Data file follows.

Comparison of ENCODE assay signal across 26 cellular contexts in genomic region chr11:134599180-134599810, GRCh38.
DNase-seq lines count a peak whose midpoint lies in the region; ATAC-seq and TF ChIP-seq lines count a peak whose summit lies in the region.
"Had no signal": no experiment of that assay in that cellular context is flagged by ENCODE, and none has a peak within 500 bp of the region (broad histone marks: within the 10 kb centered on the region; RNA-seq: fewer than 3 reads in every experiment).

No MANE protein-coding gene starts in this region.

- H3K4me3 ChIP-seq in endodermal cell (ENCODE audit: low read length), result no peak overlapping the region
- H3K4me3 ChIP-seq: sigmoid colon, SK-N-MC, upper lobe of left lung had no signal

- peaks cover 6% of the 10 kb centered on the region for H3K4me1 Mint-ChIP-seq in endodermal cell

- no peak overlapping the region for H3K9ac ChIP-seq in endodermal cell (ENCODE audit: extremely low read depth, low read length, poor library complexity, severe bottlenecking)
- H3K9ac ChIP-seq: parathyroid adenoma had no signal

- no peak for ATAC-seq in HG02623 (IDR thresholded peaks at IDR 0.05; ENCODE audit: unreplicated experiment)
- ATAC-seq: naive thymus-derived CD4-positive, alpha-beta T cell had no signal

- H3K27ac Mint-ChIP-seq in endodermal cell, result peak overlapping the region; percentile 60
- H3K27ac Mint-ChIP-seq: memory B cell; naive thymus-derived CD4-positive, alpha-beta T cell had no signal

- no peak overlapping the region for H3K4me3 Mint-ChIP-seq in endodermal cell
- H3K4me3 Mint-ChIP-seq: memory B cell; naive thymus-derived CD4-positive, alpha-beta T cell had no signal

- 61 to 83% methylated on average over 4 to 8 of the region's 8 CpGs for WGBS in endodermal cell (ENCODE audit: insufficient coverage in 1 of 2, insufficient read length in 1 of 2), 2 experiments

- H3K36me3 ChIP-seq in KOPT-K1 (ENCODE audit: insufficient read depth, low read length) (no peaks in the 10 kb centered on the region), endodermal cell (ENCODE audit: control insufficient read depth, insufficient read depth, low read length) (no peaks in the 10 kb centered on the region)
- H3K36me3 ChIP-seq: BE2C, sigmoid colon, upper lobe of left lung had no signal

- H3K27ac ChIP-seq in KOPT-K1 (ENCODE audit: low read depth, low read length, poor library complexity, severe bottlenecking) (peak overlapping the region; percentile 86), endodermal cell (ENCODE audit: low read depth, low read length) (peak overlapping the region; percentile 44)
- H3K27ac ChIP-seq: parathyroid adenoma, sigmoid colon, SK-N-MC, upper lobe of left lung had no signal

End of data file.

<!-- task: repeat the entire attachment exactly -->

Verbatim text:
Comparison of ENCODE assay signal across 26 cellular contexts in genomic region chr11:134599180-134599810, GRCh38.
DNase-seq lines count a peak whose midpoint lies in the region; ATAC-seq and TF ChIP-seq lines count a peak whose summit lies in the region.
"Had no signal": no experiment of that assay in that cellular context is flagged by ENCODE, and none has a peak within 500 bp of the region (broad histone marks: within the 10 kb centered on the region; RNA-seq: fewer than 3 reads in every experiment).

No MANE protein-coding gene starts in this region.

- H3K4me3 ChIP-seq in endodermal cell (ENCODE audit: low read length), result no peak overlapping the region
- H3K4me3 ChIP-seq: sigmoid colon, SK-N-MC, upper lobe of left lung had no signal

- peaks cover 6% of the 10 kb centered on the region for H3K4me1 Mint-ChIP-seq in endodermal cell

- no peak overlapping the region for H3K9ac ChIP-seq in endodermal cell (ENCODE audit: extremely low read depth, low read length, poor library complexity, severe bottlenecking)
- H3K9ac ChIP-seq: parathyroid adenoma had no signal

- no peak for ATAC-seq in HG02623 (IDR thresholded peaks at IDR 0.05; ENCODE audit: unreplicated experiment)
- ATAC-seq: naive thymus-derived CD4-positive, alpha-beta T cell had no signal

- H3K27ac Mint-ChIP-seq in endodermal cell, result peak overlapping the region; percentile 60
- H3K27ac Mint-ChIP-seq: memory B cell; naive thymus-derived CD4-positive, alpha-beta T cell had no signal

- no peak overlapping the region for H3K4me3 Mint-ChIP-seq in endodermal cell
- H3K4me3 Mint-ChIP-seq: memory B cell; naive thymus-derived CD4-positive, alpha-beta T cell had no signal

- 61 to 83% methylated on average over 4 to 8 of the region's 8 CpGs for WGBS in endodermal cell (ENCODE audit: insufficient coverage in 1 of 2, insufficient read length in 1 of 2), 2 experiments

- H3K36me3 ChIP-seq in KOPT-K1 (ENCODE audit: insufficient read depth, low read length) (no peaks in the 10 kb centered on the region), endodermal cell (ENCODE audit: control insufficient read depth, insufficient read depth, low read length) (no peaks in the 10 kb centered on the region)
- H3K36me3 ChIP-seq: BE2C, sigmoid colon, upper lobe of left lung had no signal

- H3K27ac ChIP-seq in KOPT-K1 (ENCODE audit: low read depth, low read length, poor library complexity, severe bottlenecking) (peak overlapping the region; percentile 86), endodermal cell (ENCODE audit: low read depth, low read length) (peak overlapping the region; percentile 44)
- H3K27ac ChIP-seq: parathyroid adenoma, sigmoid colon, SK-N-MC, upper lobe of left lung had no signal